ColumnOur love and relationships columnist weighs in on winter, women, and welcoming the come-what-may.
In my late teens, I stumbled (clumsily, with the fevered passion of a young person just learning to sniff out the pheromones of the opposite sex) into a relationship with a dark-eyed boy who had the fullest lips and strongest biceps of anybody I’d ever seen. We empowered one another in our young, exploratory passions, and he left my body crawling with unabated animal urgency.
A few years down the road, came another man whose muscled legs and vast mental catalog of the world’s literary masters mesmerized me. There was overlap, the shameful but giddy awkwardness of an affair, and the new guy and I ran away with one another from Austin, Texas to San Francisco. A few more years down the road, came another one with a globe-trotting music career and emotional intelligence on par with some wizened, bearded ascetic. I was hooked and promptly moved into his apartment.
At some point, however, this lifetime of love was too much for me. I’d been lucky to have taken up with adoring and kind men. But a cloying sense of – I don’t know what – took root in me. After parting on compassionate, amicable terms with my latest long-time boyfriend, I packed a week’s worth of clothing in a small suitcase and bought a one-way ticket to Berlin.
Ten years after all this sometimes selfish, always delirious shacking up, I now come home at the end of the day to a child-sized single bed in a completely empty room occupied with nothing else but the contents of the aforementioned luggage. My habitat is quiet, my heart is crystalline in its clarity, and my mind is no longer buzzing with white noise. It’s just me, my professional ambitions, my new friends, and an abiding sense of silence.
In the past, I felt sorry for people who were single. They must be so lonely, I thought. I was, of course, wrong. What I have lately lost in constant companionship, I have gained in self-examination and access to something much bigger than my previous shelter of endless dyadic reflection. It took me months to start dating again, and I’m glad for the time I allowed myself to simply be. It’s astonishing to understand just how little I knew about men and women, love and dating.
Six months ago, when EcoSalon’s editor Sara Ost invited me to launch this weekly column, I had no idea what was in store for me as a woman, as a writer, and as a contributor to a cultural conversation about modern love. This gig was a serendipitous fluke, and in the intervening period in Europe I have found myself occupying what is, at least for me and in my own small way, a brave new world–next month, I have my final visa appointment to become a long-term resident of the E.U.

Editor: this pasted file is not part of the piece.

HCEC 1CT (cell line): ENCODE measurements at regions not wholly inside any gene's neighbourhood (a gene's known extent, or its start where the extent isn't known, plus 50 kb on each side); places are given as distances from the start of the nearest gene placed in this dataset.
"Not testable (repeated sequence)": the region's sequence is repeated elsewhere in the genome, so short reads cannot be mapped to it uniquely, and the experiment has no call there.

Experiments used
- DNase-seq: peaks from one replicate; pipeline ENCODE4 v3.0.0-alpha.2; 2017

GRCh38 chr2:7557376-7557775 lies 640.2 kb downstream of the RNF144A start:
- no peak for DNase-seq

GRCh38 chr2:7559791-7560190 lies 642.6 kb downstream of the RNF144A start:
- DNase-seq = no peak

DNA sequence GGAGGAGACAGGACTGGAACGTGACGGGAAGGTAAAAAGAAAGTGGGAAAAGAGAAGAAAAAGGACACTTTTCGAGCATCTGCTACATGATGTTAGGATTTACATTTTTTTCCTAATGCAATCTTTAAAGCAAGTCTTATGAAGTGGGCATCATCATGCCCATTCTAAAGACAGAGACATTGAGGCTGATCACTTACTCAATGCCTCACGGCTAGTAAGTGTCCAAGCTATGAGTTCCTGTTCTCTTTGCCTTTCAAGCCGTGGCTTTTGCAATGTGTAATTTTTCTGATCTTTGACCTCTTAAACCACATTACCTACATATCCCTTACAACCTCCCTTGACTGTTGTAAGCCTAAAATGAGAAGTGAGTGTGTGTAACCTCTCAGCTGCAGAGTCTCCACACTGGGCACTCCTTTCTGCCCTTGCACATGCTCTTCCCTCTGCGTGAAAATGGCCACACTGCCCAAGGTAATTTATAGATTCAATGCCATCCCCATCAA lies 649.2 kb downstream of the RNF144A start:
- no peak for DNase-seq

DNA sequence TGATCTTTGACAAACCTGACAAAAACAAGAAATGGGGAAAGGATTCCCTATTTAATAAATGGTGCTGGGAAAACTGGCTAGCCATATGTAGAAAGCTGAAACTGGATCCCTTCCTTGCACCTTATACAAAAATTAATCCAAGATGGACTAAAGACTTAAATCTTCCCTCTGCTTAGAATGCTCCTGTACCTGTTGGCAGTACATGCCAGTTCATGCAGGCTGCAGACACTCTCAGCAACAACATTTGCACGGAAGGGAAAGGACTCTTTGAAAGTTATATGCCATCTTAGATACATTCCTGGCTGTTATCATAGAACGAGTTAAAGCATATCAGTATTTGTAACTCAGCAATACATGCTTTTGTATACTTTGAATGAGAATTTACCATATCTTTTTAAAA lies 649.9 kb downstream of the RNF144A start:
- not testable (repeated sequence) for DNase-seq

It’s something to grow up, have boys hurt your heart, and to wake up one morning with the discovery you’re really you. For the first time in my life, I’m just me, with no other identity markers than those of my own self-reliance and a completely new community of my own making. I’m grateful for my friends. I’m buoyed by my family. What’s more, I’m floored by all of you who have been generous enough to encourage – and challenge – me along the way.
Thank you for sending me letters, friending me on Facebook and, most importantly, opening up and sharing your experiences with me. The more people make contact with one another, the fewer strangers there are in the world. We can all be anchors for one another, and it’s a supreme honor and gift to share the love.
It’s nightfall here in Berlin, and already the weather is cold – with the beastly, Northernly winter already beginning to slink through the streets here. The forthcoming season will be endlessly dark, uniformly gray, and chill me in a way I’ve never known. I welcome it.
Sex By Numbers is an ongoing look into the emotional and sexual lives of the modern day woman. Follow Abigail Wick weekly here for insight and inspiration as she explores the “sex” of women and the terrain they must travel.
Image: le xav